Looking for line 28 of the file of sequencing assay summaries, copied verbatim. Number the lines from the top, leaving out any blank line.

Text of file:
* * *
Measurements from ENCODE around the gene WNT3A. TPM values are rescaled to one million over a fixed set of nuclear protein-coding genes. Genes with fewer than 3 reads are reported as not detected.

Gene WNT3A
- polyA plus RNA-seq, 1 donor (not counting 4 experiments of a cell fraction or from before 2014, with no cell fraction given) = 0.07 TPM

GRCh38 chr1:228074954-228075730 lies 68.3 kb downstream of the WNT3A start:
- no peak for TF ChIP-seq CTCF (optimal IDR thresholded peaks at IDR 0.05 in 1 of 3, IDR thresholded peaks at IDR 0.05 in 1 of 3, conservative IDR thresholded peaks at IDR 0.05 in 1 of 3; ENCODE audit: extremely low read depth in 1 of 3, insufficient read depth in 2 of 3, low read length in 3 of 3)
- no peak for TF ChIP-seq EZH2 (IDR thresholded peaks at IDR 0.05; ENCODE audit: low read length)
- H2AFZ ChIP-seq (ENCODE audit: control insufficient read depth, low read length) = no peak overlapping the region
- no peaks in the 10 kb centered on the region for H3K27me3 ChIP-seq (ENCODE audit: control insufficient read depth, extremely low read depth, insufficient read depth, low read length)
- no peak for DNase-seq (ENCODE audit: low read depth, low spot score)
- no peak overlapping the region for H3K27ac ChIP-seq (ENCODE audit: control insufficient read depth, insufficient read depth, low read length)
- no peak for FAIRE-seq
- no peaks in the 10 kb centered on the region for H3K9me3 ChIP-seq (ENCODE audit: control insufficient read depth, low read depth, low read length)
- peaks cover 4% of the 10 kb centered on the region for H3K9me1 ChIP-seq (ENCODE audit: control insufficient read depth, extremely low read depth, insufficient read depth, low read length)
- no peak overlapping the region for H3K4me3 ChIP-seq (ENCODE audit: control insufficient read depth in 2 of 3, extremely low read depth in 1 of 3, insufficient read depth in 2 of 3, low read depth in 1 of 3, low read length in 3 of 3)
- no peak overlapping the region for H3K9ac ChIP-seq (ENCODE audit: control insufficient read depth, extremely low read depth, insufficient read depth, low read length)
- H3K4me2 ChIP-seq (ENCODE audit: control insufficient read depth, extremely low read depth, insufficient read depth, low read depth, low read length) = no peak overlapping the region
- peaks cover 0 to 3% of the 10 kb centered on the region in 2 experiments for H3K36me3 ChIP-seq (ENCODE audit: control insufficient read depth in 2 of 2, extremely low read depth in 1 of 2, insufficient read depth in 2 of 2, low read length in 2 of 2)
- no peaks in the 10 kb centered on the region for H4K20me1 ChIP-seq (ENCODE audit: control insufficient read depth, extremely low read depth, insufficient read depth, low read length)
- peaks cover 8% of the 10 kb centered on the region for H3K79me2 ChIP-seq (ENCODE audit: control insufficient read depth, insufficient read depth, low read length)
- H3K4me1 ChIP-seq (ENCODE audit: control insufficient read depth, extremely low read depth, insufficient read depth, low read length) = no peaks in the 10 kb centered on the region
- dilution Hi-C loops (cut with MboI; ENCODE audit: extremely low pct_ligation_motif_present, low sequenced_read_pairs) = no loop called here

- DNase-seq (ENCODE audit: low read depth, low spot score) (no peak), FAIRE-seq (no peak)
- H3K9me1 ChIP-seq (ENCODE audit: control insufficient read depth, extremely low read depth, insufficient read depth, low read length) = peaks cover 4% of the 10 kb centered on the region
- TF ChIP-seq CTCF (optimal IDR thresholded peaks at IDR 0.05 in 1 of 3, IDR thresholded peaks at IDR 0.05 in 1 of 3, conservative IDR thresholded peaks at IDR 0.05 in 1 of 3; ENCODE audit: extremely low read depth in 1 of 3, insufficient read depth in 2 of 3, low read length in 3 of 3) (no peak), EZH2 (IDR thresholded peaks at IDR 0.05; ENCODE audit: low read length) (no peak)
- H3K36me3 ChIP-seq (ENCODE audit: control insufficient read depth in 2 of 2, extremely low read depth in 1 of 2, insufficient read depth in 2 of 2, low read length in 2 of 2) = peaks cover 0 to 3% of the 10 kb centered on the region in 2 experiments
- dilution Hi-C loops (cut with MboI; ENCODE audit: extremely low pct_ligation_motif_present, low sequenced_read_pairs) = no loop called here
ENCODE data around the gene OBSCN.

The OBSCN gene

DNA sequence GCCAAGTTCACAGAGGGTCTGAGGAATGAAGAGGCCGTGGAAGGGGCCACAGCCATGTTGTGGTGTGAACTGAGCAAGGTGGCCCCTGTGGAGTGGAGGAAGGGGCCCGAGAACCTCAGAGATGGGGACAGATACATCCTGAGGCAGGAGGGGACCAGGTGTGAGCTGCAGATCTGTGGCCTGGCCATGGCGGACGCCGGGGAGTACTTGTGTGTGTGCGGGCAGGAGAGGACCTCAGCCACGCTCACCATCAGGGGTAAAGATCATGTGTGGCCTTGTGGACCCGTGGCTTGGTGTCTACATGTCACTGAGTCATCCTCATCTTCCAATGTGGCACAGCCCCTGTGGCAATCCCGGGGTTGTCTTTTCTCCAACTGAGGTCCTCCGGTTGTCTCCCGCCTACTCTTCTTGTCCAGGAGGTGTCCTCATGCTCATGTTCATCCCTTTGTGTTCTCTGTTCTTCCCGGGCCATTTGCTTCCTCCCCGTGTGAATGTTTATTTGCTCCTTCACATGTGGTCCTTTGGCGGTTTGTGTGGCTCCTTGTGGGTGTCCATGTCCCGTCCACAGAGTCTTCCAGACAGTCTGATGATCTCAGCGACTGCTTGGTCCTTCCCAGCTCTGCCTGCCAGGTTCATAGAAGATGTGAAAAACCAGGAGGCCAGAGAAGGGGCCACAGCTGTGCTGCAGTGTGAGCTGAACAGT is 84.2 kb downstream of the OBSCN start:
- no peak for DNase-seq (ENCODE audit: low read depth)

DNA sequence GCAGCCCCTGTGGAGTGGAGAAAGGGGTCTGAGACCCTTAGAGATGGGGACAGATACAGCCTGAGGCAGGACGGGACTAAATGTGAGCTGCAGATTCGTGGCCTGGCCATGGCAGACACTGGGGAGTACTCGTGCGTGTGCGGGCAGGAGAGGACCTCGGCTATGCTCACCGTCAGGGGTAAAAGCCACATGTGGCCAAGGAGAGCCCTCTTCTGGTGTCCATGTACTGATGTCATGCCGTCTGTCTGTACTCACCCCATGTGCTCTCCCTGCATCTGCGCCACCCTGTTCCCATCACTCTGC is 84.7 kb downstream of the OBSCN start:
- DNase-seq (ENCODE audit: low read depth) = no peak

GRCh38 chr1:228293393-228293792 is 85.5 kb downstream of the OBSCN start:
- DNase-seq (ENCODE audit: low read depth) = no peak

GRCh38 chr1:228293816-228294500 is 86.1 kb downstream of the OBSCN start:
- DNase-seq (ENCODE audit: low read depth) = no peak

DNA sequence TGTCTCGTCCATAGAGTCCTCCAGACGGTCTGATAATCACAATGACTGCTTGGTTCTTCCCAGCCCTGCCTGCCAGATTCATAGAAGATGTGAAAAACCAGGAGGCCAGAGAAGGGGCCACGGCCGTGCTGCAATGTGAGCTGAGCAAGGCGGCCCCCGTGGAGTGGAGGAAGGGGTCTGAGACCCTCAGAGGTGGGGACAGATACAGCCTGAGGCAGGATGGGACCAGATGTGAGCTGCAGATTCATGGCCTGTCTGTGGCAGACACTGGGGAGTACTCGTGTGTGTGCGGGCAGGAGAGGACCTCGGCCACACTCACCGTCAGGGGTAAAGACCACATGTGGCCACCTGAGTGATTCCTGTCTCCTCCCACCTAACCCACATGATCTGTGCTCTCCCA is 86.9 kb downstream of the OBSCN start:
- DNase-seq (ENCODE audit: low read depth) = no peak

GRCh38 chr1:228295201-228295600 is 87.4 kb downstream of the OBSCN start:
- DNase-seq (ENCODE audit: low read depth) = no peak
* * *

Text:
The OBSCN gene